The Democrats used their near-filibuster-proof majority in congress to pass Dodd-Frank, a 2000-page monstrosity, because Democrats always believe that anything bad that happens Is because of a lack of regulation. The result of this was that only the biggest banks, such as Chase, could afford the armies of lawyers needed to figure out how to comply with it, let alone to make any money at the same time. This resulted in a period, for the next several years until the current administration wisely watered-down Dodd-Frank, where small banks were constantly being acquired by the bigger ones. The video cites the growth of Chase this decade as something sinister, when it’s just what happens when the government strangles the smaller banks so badly with regulation that they are all acquired by the best-run big banks.  This is the correct interpretation of claim 3 “Chase is 70% bigger than it was before the financial crisis.”.

Claim 5 of the video mentions some “illegal forecloses” and “overcharging”.  Any business at that scale is going to make some accounting mistakes, and they’re not telling the whole story. I remember reading in about 2011 that Chase was sitting on over 100,000 home loans that hadn’t received a single payment in 2 years. Those days, lots and lots of people were choosing to walk away from their underwater homes, especially in non-recourse states, and many of them were squatting in the homes for free rent until forcibly evicted. Banks had a huge backlog of foreclosures to process in a short time, and some of the banks failed to dot some ‘i’s or cross some ‘t’s in the paperwork. But according to Bernie Sanders, the banks were foreclosing just to be mean.

Regarding claim 1 “Wall Street crashed the financial system”, it is a misrepresentation of reality.  Wall Street did not cause the financial crisis by itself.  Nearly everyone in the country, not just Wall Street, but also the homeowners and the politicians, believed, before the crisis,

  1. That it was a fundamental law of physics that real estate prices nationwide would always rise.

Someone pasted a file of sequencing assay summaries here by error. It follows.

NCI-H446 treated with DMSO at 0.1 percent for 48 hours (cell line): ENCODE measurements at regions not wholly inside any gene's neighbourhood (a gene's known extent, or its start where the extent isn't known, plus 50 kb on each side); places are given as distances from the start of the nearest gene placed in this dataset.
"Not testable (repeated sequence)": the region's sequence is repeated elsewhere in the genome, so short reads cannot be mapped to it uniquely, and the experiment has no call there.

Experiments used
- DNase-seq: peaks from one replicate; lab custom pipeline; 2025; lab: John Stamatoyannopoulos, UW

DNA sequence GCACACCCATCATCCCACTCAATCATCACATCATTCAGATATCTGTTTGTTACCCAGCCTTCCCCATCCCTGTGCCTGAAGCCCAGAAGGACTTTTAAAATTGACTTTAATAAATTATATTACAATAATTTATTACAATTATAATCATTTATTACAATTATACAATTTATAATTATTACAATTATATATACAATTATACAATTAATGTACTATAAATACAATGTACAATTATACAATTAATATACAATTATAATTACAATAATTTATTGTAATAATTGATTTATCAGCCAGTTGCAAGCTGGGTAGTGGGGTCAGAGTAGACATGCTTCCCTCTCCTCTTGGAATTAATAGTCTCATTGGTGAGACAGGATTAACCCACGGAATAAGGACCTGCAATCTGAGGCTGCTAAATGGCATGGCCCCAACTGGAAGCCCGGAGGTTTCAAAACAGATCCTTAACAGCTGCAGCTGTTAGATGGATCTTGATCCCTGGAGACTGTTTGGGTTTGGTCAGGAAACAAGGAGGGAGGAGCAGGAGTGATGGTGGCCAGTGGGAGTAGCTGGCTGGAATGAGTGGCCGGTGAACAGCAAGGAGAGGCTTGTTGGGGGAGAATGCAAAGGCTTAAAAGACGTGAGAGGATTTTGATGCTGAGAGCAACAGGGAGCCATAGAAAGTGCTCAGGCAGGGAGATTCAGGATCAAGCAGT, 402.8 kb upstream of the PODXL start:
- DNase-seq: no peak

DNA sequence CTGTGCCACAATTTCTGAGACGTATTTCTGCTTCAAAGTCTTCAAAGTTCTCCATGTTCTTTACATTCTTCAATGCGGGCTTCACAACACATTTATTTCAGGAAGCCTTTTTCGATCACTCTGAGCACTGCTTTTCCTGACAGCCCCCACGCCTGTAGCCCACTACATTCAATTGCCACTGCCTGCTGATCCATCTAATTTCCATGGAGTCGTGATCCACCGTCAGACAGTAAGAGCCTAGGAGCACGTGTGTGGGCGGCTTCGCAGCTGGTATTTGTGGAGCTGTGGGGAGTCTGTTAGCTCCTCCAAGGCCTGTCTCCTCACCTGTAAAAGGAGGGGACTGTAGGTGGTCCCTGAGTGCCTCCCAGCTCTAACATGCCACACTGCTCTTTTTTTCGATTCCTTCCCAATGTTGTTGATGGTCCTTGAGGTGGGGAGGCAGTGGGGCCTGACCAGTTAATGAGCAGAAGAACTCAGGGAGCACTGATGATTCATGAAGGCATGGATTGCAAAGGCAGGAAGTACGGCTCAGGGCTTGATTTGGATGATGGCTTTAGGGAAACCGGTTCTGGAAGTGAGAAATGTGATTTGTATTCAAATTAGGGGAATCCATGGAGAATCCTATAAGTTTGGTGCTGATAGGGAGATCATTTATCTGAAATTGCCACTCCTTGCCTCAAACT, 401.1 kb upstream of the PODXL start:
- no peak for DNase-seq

2. That the best investment that anybody could make was to buy the dwelling that they lived in.

I remember this very clearly, because I believed neither of these things at the time and would talk about them to anybody who would listen, and almost nobody else could be reasoned with at all about either of these points.  The politicians did everything they could to have every Tom, Dick, and Harry buy their home, including lean on the banks to encourage them to make subprime loans to poor and minority home buyers.  And legions of home buyers lied their asses off on their loan applications, but somehow its the banks who are the bad guys for believing them (and while the banks had to pay billions of dollars in fines for misrepresenting the quality of bonds, I never heard of any home owners prosecuted for lying on loan applications).

Any time everybody believes that a price can only rise, there will be a bubble, and when bubbles burst, it’s painful, especially when the bubble is being sustained with loans. Fraud is not a necessary ingredient of a bubble and its catastrophic end.

The other thing about the over-optimistic (supposedly “fraudulent”) bond ratings is that a lot of that optimism was based on the reliability of rising real estate values.  If the home buyer didn’t pay, the home would be worth more than the outstanding value of the loan, so the bank could recover everything through foreclosure and the bonds would not default.  So if real estate prices had continued to rise as nearly everybody was expecting, most of those bonds would have performed as rated.

Regarding claim 4 “The business model of Chase and all of Wall Street is fraud, pure and simple.”, oft-repeated by Bernie Sanders (and he always shouts the word “FRAUD!” when he says it) is a flat out lie.  Some fraud occurred in the lead up to the financial crisis, but the real estate bubble, its bursting, and the financial crisis, all still would have happened had there been no misrepresentation of the quality of the bonds.  And the occurrence of fraud in some instance at some point in the past hardly makes it Wall Street’s “business model”.  Most of the public, in most of their interactions with Wall Street, do not experience any fraud at all.  They get credit cards and checking accounts and home and car loans, and they know exactly what they’re getting into, get money when they need it, pay off the loans, and lead better lives as a result.  In the meantime, many home buyers still lie their asses off on loan applications, secure in the knowledge that, no matter how severe the consequences for anyone else, they will never be held accountable in any way.